The Ultimate Guide To Greenhouse Shading Net

Shading Net

Shade nets have the potential to moderate both day and night temperatures in a greenhouse. They provide protection from direct sunlight and UV radiation while allowing for natural ventilation and moisture. Greenhouse shading nets are available in different densities and shades. This allows growers to choose the density that suits their specific needs.


Greenhouse shade netting protects plants from excessive sunlight while allowing some light to penetrate. It also offers protection against harsh winds and heavy rain. In addition, it allows for proper temperature regulation and helps keep greenhouses cool during summer. Shade Netting is available in a variety of colors, densities and sizes to suit the unique needs of each crop. For example, green shade cloth is a popular choice for leafy vegetables and other plants that require limited sunlight. It also offers superior ventilation and heat and light diversion, making it suitable for a range of climate conditions.

Moreover, shade netting can help improve crop quality by reducing blemishes and other defects. This can make it easier for growers to sell their crops. It can also speed up ripening and flowering times, and increase the number of fruits per plant. Additionally, it can reduce the need for harmful pesticides and fertilizers. It can also promote experimentation with new crop varieties and farming techniques, boosting local economies.


Shade nets provide protection from harsh weather conditions such as heavy rain and excessive sunlight, allowing crops to grow in an optimal environment. They also help to regulate temperature and moisture levels, making them ideal for greenhouse farming, nursery production and horticulture. There are two main types of Greenhouse Shading Net: traditional knitted shade cloth and modern aluminet shade nets. The latter are more versatile, providing greater cooling efficiency through a better reflective rate. They also have a tough lockstitch knitted construction that resists rips and tears, and are UV stabilized to protect against the sun’s damaging effects.

Choosing the right shade net will depend on the location, climate, and type of crop. Each requires a different light compensation and saturation point. For example, fungi and mushrooms need more shading than vegetables like spinach and lettuce. By assessing these factors, you can determine the appropriate shading rate for your greenhouse. This will help to improve the quality of your crops, and enhance crop health and yield.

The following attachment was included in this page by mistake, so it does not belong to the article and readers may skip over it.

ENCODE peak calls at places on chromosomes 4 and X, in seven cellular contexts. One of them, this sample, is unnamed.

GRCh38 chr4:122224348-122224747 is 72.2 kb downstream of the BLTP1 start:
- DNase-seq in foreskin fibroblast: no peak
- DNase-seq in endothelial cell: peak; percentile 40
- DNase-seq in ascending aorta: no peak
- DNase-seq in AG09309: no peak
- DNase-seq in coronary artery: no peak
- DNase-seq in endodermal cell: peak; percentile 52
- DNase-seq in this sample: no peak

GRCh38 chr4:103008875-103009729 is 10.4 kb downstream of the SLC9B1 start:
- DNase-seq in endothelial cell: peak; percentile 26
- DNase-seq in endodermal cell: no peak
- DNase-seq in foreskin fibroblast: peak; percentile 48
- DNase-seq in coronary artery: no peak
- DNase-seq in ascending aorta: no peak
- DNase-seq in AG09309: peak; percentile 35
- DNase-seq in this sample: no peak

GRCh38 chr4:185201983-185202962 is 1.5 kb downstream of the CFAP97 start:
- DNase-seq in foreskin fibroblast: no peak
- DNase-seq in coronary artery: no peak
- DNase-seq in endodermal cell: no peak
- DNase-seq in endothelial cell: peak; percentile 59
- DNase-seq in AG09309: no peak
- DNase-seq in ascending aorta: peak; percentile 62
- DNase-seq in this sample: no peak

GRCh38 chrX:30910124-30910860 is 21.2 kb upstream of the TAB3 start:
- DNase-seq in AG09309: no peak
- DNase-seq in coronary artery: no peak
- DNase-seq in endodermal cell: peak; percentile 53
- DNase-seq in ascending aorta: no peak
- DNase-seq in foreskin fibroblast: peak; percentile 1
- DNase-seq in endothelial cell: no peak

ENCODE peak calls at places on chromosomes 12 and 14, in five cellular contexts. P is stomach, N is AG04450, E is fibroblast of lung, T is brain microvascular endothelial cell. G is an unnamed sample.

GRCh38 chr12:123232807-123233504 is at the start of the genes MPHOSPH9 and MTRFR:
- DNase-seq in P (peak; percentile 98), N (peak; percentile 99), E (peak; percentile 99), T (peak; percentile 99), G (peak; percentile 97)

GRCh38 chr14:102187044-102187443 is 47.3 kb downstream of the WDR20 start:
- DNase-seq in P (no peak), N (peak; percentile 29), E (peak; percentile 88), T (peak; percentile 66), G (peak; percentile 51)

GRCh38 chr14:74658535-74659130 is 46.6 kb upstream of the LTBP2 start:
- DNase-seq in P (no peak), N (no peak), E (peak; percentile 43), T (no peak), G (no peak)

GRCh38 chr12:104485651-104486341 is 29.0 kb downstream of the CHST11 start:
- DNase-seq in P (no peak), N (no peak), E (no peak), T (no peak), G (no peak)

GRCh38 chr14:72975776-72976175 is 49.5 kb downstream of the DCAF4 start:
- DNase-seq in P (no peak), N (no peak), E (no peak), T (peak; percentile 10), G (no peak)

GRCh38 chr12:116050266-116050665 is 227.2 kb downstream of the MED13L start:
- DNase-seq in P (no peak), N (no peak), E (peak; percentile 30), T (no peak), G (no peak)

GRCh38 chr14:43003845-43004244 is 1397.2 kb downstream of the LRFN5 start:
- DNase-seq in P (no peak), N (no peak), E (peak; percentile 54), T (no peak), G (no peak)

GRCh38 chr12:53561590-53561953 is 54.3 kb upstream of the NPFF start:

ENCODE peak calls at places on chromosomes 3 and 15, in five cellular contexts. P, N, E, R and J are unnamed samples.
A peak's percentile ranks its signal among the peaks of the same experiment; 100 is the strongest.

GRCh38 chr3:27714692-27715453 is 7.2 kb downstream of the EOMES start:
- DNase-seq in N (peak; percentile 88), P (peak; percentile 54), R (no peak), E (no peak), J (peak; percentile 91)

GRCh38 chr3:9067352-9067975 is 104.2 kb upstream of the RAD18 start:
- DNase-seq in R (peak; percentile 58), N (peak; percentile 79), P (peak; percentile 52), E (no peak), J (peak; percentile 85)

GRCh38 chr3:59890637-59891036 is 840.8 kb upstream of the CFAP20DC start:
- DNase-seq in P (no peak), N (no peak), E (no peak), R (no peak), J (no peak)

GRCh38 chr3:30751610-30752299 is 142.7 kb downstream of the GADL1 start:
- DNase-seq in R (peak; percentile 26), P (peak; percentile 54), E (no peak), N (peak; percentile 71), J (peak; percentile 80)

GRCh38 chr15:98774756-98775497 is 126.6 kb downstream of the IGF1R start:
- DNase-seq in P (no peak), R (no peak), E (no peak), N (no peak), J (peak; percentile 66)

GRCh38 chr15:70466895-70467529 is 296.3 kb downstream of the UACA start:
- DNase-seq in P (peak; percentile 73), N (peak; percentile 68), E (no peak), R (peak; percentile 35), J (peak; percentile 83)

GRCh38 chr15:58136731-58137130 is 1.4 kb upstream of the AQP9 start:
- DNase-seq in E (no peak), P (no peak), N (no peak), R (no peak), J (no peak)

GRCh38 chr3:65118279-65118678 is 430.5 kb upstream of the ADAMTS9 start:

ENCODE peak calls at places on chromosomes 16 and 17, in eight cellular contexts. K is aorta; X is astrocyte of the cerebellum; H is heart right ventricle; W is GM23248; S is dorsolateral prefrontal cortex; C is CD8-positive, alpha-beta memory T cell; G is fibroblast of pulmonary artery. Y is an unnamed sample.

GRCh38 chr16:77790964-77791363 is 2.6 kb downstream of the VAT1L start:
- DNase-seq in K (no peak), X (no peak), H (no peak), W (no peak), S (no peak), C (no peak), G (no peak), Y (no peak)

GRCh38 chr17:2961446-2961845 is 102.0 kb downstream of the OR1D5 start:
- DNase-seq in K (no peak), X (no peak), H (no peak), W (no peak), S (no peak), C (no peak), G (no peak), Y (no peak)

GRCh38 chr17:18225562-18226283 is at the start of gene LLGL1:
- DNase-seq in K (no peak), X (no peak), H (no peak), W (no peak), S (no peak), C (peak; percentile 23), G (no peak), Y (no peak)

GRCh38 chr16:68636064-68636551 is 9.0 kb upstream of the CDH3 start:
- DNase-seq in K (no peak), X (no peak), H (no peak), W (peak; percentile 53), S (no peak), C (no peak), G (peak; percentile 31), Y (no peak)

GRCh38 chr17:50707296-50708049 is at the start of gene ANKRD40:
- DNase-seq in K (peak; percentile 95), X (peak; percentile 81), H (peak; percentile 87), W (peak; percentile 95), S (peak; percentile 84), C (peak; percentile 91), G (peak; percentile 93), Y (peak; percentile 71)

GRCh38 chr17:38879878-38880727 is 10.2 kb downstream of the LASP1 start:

The art of greenhouse cultivation is a delicate balance between light and shade. While sunlight is essential for photosynthesis, too much can scorch tender leaves and lead to plant stress. That’s where shade netting comes in—a protective veil that regulates the amount of sunlight reaching your crops. Shade nets also offer effective temperature control, diffusing sunlight to prevent greenhouse temperatures from skyrocketing during the hottest months and reducing heat stress on your plants. They can also help with pest control by providing a physical barrier against pesky birds and insects, and they reduce water evaporation to save energy costs.

Ensure the shade netting you choose is a high-quality monofilament net that’s durable and UV-resistant to resist degradation over time. Look for a shading percentage that matches your crops’ needs—30-40% shade is suitable for shade-loving vegetables and orchids; 50-60% shade is ideal for tomato plants; and 70-80% shade is best for pepper and cucumber plants during the hottest months.


In addition to the effects on plant growth, greenhouse shading nets provide protection from hail and harmful UV rays. They also help to cool the greenhouse by absorbing energy and adding thermal mass, saving on electricity costs. Greenhouses can be cooled by natural ventilation and fog systems, but this requires energy for fan or pump operation. Shade nets, when installed over the greenhouse glazing, provide effective cooling with minimal energy use and can be paired with pad or fan cooling systems for optimal cooling efficiency.

Spectral quality varied between the different colored shade nets, with blue and green nets having higher transmittances in the shorter wavelengths (UVB and UVA) than white and gray ones. This could be a result of the reduced reflectance by these nets of the radiation in these wavebands and/or their increased transmittance of the longer wavelengths. Regardless, these colored nets did not significantly alter the overall spectral irradiance composition relative to ambient sunlight.


Greenhouse Shading Net helps to protect plants and soil from the sun’s heat. The color and density of shade cloth impacts plant growth, pests and disease, water use and yield. Choose the right percentage of shade net for your greenhouse depending on local weather, seasonal shifts and the structure of the greenhouse. For example, north-south facing greenhouses catch less sunlight so might not need a shade net at all in winter.

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